She didn’t slow down as she gracefully raised and lowered her hands in perfect time.  Finally she threw her head back and extended her arms, reducing her speed to the point where her facial expression could once more be seen.  She wore the same joyless countenance that had clouded her face since she had arrived.  Most who observed it discounted it as nothing more than professional smugness, but if any took the time to look beneath the facade, her pain was evident.

The skater returned to the rotating mass of visitors, blending in as best she could.  Some of the children followed her, hoping to glean some of her magic.  They could see the muscles in her legs ripple under her tight leggings belying the ease with which she glided effortlessly over the ice.  Her movements were as smooth as the ice itself had been when it was first laid down, before it had been carved so violently by the hundreds of skaters who left their marks with their blades, hands, knees, and bottoms.  If it had occurred to her, she might have winced at the irony of this, if she considered how her life had once shined but was now also scarred, though much more permanently.

As if the thought itself threatened to invade her mind, she distracted herself by heading back to the rink’s center.  This time she didn’t hesitate before spreading her legs, toes pointing outward, leaning into the large circle she traced in the ice.  She leaned so far that the children thought that surely her defiance of the law of gravity would bring her face down onto the frozen surface.  When she straightened up, leaned back, and reversed the circle, the children sighed with relief.  Although they had seen her perform the maneuver many times, they watched her like they watched a much-loved movie, clinging to the suspense in spite of the fact that they knew the ending was a happy one.

The skater left the center stage as quickly and easily as she had entered it.  She may have been contemplating her next move or she may not have been thinking at all, but she never saw the teenage boy who was flailing his arms trying to keep from stumbling as he cut across the steady flow of skaters in the perpetual circle.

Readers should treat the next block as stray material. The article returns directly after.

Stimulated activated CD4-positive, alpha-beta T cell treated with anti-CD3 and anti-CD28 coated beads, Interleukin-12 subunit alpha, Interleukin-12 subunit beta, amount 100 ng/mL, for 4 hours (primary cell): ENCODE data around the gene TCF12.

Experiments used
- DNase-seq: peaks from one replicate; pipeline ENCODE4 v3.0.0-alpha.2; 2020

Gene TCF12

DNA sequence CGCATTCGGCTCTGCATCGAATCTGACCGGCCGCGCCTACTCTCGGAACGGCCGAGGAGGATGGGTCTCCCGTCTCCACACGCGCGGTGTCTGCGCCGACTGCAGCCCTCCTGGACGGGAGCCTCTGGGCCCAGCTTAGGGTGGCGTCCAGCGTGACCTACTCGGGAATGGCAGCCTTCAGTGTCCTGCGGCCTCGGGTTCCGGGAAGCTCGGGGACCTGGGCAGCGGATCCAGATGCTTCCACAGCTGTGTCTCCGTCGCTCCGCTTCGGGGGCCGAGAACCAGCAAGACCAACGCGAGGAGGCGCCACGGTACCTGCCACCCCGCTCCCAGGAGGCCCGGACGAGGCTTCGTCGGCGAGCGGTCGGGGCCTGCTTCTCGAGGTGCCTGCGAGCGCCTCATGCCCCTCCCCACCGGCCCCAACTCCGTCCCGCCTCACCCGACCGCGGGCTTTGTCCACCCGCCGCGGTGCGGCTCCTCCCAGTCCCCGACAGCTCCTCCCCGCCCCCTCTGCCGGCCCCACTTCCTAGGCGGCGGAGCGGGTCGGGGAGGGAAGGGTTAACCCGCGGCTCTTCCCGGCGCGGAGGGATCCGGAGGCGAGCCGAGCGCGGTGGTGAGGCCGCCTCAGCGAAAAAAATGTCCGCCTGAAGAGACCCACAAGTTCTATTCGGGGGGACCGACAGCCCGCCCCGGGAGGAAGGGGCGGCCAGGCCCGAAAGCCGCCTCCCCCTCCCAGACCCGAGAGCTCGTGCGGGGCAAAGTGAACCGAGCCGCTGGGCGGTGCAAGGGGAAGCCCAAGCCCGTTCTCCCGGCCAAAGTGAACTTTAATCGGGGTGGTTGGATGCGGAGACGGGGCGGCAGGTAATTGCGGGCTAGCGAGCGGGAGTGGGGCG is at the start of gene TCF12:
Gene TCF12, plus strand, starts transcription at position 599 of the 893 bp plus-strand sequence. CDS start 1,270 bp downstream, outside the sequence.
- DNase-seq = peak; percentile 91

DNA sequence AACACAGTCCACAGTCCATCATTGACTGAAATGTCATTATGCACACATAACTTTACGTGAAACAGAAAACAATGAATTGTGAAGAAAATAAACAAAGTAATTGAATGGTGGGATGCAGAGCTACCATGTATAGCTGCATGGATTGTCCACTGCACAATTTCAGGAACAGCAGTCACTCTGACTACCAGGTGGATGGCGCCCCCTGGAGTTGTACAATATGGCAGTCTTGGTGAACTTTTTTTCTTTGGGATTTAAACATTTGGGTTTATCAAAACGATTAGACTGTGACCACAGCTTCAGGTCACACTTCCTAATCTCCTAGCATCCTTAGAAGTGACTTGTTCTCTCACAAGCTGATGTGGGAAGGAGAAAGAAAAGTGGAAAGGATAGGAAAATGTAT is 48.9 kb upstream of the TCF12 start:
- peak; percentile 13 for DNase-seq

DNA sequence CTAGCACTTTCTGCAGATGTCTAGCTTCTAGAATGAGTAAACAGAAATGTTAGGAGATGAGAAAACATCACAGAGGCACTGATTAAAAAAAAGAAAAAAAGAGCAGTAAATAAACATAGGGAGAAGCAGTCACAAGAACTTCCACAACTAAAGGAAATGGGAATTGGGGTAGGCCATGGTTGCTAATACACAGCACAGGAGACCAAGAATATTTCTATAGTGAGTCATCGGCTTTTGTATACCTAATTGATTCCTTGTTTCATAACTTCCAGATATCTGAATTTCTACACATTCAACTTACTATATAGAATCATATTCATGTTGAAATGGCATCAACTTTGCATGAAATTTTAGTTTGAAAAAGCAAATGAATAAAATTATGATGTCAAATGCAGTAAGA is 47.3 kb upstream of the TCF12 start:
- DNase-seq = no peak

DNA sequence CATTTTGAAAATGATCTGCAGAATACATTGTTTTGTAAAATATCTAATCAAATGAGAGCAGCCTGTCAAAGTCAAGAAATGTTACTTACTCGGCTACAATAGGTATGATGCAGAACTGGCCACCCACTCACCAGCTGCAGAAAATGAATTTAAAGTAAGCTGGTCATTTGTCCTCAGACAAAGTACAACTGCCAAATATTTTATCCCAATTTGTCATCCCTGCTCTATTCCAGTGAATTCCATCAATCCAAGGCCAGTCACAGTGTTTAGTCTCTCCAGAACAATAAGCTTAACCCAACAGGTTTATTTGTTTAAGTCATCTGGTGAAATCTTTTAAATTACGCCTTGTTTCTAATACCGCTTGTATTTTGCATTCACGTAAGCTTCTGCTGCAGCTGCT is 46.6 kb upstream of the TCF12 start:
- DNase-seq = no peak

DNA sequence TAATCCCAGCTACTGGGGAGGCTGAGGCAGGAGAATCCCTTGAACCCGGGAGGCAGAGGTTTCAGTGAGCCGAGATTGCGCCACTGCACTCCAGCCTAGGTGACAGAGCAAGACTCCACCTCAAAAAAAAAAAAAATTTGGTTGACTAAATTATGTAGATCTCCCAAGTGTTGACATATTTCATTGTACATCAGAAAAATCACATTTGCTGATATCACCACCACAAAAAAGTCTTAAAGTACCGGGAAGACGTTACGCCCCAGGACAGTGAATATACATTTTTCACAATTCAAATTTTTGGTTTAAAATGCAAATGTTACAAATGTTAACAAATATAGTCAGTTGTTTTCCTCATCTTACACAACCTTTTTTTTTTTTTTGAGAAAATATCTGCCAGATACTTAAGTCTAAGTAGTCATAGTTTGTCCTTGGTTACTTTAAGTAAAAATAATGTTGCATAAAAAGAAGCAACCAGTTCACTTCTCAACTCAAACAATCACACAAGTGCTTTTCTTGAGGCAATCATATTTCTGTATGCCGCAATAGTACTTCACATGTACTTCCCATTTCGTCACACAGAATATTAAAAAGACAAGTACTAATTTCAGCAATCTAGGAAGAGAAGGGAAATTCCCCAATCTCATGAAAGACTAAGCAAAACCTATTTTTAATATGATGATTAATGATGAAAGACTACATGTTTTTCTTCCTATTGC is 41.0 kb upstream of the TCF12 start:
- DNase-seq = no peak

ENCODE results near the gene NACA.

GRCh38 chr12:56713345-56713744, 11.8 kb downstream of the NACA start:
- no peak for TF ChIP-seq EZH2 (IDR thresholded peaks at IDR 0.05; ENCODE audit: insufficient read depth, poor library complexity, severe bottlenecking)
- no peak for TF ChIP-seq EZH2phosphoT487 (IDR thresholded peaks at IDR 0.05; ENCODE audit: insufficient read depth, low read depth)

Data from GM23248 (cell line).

The boy was actually moving backward when he slammed into her broadside with his full weight.  Her legs came out completely from beneath her as she fell to her right.  She never had a chance to put her arms out to stop the fall and the side of her face hit the wooden fence that enclosed the rink.  The circle’s momentum never slowed.  A few of the people saw the girl fall but an hour didn’t pass at the Frog Pond without several such spills and they paid little attention.  The children were stunned.  The girl herself was stunned.  She hadn’t felt the cold of the ice on her skin in many years.  She sat for a long time as the pain began to overcome the initial shock.  She put her finger to her cheekbone and felt her warm blood as it slowly dripped down her face, mingling with the tear that was falling from her eye.  She had nothing to wipe her face with and she was not inclined to do so anyway.  Her body shuddered once and she lifted herself to her feet with great effort.

As she made her way to the exit, one little girl watched her slow progress and noiseless tears fell freely from the eyes that only seconds before were wide with wonder and delight.  The skater unlaced her skates with far less aplomb than she had tied them.  She put her shoes back on and as she walked slowly away, she never gave another thought to the safety of her skates, left unattended at the gate.